Today, in the rumour-mill: the Senate is about to get stacked.
If you believe the word floating around the festively-decorated offices of the Senate, the Prime Minister is preparing to fill some vacancies in the Red Chamber sometime over the holiday break.
This time, it’s a slew of small-r reformers that are apparently waiting in the wings to be slung into the house of ill-gotten fame.
If that’s true, it means Stephen Harper is one (or more) of a raft of things: optimistic, perhaps, that the Supreme Court will be open to his idea of non-constitutional Senate reform and that by installing some malleable puppets who share his ideological bent for elections and term limits, he’ll finally actualize his long-held hope for pushing upheaval of the unelected chamber.
Or, maybe, Harper is unhappy with the brigade of ornery lifers who are besmirching his good name and turning the newscycle into a series of spending scandals and ill-timed resignations, so he’s looking to replenish some talent and create a more media-friendly body of politicians.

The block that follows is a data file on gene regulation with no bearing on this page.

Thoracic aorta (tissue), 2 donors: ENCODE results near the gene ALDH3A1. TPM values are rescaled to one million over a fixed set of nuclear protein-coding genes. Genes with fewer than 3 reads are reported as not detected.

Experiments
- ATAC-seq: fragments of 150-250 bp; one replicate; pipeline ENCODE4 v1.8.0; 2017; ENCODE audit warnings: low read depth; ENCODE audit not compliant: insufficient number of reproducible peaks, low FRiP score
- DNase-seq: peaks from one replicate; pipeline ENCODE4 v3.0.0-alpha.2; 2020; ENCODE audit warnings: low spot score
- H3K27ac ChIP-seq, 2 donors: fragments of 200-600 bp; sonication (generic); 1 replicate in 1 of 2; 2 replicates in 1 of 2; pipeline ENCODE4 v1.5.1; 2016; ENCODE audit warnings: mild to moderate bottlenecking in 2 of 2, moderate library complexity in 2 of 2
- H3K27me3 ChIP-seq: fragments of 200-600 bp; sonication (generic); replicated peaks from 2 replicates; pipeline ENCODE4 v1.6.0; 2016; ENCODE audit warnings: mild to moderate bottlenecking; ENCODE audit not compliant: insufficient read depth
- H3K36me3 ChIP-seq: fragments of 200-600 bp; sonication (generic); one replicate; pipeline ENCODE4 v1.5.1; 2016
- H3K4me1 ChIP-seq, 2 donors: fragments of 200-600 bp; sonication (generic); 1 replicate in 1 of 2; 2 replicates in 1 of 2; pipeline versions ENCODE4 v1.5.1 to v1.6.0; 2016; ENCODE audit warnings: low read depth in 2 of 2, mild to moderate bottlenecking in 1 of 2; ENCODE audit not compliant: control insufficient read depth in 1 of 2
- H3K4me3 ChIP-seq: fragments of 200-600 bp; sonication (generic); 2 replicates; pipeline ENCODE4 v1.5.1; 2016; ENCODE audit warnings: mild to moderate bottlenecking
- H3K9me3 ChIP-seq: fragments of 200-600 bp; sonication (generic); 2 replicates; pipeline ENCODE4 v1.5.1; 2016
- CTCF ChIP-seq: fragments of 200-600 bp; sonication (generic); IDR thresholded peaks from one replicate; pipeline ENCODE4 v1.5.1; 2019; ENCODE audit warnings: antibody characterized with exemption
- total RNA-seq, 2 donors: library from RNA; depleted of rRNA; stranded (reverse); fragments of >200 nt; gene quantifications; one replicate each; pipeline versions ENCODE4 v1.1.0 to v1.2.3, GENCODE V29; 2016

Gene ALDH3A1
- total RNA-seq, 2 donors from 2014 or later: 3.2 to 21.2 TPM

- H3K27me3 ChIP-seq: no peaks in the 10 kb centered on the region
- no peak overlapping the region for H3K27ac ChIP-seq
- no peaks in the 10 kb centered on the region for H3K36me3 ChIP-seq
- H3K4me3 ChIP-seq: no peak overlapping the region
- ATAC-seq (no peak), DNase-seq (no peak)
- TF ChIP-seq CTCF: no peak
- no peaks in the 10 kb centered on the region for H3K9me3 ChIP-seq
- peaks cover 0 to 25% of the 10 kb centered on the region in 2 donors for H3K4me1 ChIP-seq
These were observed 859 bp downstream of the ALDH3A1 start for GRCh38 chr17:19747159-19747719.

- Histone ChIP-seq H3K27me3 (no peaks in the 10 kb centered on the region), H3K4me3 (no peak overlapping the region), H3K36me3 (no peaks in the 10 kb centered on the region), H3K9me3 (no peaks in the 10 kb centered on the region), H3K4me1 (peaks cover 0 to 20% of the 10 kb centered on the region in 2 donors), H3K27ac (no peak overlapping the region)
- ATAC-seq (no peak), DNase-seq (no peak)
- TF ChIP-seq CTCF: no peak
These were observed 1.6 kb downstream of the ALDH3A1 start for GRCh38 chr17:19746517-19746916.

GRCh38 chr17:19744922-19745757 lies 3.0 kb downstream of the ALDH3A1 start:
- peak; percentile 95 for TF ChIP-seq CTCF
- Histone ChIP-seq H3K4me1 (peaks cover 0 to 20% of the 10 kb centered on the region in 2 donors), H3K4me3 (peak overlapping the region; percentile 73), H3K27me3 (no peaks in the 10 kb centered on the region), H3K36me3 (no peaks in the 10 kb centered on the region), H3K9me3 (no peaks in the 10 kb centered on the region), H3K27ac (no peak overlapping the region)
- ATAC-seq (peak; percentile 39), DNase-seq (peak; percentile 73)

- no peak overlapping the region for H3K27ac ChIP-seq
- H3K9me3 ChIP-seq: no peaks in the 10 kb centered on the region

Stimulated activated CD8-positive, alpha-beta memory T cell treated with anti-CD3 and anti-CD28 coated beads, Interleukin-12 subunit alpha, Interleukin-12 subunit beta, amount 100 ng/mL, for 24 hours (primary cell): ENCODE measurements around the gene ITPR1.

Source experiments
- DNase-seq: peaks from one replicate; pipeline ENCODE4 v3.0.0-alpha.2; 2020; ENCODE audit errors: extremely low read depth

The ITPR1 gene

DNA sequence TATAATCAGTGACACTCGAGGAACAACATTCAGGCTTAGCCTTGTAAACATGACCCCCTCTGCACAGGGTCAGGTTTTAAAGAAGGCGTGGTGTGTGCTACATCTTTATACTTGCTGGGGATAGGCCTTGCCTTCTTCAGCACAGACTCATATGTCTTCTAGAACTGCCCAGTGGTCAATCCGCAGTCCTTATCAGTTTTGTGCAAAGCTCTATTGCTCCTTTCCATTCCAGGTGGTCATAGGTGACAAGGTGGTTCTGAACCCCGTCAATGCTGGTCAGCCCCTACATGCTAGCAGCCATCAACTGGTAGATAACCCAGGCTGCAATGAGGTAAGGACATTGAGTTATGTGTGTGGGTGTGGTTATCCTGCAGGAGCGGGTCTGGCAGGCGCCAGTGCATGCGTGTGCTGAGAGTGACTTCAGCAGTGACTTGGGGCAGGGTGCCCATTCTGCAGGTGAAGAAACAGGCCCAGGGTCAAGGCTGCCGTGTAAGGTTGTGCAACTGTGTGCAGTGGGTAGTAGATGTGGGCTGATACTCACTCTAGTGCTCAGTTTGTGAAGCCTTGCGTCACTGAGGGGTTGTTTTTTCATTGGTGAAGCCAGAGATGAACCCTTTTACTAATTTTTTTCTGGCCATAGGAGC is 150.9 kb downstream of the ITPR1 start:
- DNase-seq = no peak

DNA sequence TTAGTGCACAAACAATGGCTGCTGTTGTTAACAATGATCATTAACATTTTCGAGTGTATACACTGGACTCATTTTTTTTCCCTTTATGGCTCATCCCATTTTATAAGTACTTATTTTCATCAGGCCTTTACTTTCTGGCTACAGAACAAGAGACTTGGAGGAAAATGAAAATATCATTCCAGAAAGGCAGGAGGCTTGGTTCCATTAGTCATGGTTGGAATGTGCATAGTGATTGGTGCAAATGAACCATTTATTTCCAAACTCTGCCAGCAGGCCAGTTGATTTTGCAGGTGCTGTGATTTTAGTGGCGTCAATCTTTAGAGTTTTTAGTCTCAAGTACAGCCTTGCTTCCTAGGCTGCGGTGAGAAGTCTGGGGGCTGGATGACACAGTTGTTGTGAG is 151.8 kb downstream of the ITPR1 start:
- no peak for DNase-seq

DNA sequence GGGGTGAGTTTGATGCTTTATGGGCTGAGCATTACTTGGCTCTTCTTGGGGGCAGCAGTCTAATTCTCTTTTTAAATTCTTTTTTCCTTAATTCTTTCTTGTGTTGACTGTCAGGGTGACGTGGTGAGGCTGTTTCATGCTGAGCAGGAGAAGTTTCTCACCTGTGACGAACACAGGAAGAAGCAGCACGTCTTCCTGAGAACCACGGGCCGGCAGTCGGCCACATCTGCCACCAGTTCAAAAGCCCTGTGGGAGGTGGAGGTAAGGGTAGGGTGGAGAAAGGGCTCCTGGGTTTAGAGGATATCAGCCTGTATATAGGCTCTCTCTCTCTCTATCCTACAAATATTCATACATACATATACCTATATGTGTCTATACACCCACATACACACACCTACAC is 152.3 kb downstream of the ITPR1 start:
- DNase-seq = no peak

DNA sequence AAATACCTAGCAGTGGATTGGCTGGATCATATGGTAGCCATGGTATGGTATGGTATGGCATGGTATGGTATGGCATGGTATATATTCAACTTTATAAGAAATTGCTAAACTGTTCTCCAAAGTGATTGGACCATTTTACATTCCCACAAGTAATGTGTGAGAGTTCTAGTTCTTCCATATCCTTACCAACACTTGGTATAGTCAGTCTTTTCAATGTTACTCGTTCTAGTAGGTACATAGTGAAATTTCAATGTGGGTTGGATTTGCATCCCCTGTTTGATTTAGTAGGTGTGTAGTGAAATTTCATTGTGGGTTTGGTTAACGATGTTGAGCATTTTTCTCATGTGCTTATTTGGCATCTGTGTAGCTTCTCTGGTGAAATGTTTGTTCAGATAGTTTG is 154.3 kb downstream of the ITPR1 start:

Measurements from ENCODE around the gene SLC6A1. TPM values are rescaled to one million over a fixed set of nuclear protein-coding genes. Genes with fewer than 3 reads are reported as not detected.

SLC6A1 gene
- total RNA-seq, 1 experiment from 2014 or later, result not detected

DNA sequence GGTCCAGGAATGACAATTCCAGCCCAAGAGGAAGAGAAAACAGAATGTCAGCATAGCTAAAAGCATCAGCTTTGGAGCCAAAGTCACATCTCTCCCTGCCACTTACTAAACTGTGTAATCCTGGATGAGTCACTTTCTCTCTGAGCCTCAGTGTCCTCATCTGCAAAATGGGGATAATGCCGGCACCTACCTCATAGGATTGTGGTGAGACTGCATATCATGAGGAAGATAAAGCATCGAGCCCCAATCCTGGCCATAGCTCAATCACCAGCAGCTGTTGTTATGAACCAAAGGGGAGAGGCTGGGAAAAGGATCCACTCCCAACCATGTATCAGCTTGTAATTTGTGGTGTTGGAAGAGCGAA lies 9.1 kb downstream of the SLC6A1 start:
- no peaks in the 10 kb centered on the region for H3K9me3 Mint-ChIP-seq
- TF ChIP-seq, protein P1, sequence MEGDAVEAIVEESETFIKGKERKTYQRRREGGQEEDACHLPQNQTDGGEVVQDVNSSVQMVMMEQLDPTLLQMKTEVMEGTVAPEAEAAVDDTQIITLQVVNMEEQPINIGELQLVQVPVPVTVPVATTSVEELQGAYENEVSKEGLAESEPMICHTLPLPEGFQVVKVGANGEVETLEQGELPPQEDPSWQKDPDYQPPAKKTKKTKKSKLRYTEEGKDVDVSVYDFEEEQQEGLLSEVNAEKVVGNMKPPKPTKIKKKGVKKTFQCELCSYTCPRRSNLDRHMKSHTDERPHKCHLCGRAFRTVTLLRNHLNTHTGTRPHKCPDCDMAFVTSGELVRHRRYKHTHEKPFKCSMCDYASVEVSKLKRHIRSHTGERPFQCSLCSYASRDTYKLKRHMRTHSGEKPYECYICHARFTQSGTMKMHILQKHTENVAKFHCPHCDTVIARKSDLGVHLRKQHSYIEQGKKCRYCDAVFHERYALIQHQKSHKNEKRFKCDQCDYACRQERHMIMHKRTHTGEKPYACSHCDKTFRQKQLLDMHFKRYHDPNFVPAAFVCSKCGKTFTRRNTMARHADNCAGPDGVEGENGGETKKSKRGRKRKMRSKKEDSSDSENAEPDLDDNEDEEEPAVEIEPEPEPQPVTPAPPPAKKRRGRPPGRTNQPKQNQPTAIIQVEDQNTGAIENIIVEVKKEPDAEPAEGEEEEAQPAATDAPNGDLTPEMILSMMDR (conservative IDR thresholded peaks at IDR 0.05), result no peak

More interesting still, it could be that the boss is looking over his shoulder and fearing a constitutional challenge from a province protective of its plushy over-representation in the chamber of sober second thought, upset that their seats are being left to lie fallow under Harper’s stinginess when it comes to installing honourable Senators.
And then there’s the conspiratorial mindset that has gripped Ottawa in a panic of hushed fervour in recent weeks — could it be that Harper wants to ensure the Senate is fully-staffed with Conservative vanguards in advance of his unceremonious plug-pulling on his not-even-three year-old majority government?
Whatever the reason, if Harper does appoint his lackeys in the near future, it will be keeping with the habits of his madness.
Of the 59 Senators appointed by Harper, 30 were appointed in January — most, either on the first week of the month, or the last.
The last Senator appointments by Harper (that was not recommended to him by an informal election) were January 25, 2013. There are currently nine vacant seats, not including the three only nominally occupied by the ousted three. There will be another two left empty next summer, as their occupants are due to reach their mandatory retirement age. But, given the pace of those pulling their pension ripcord early, that number will no doubt rise.
So Harper will, unless he’s feeling frisky, have to appoint some new Senators at some point.
Will it be next month?
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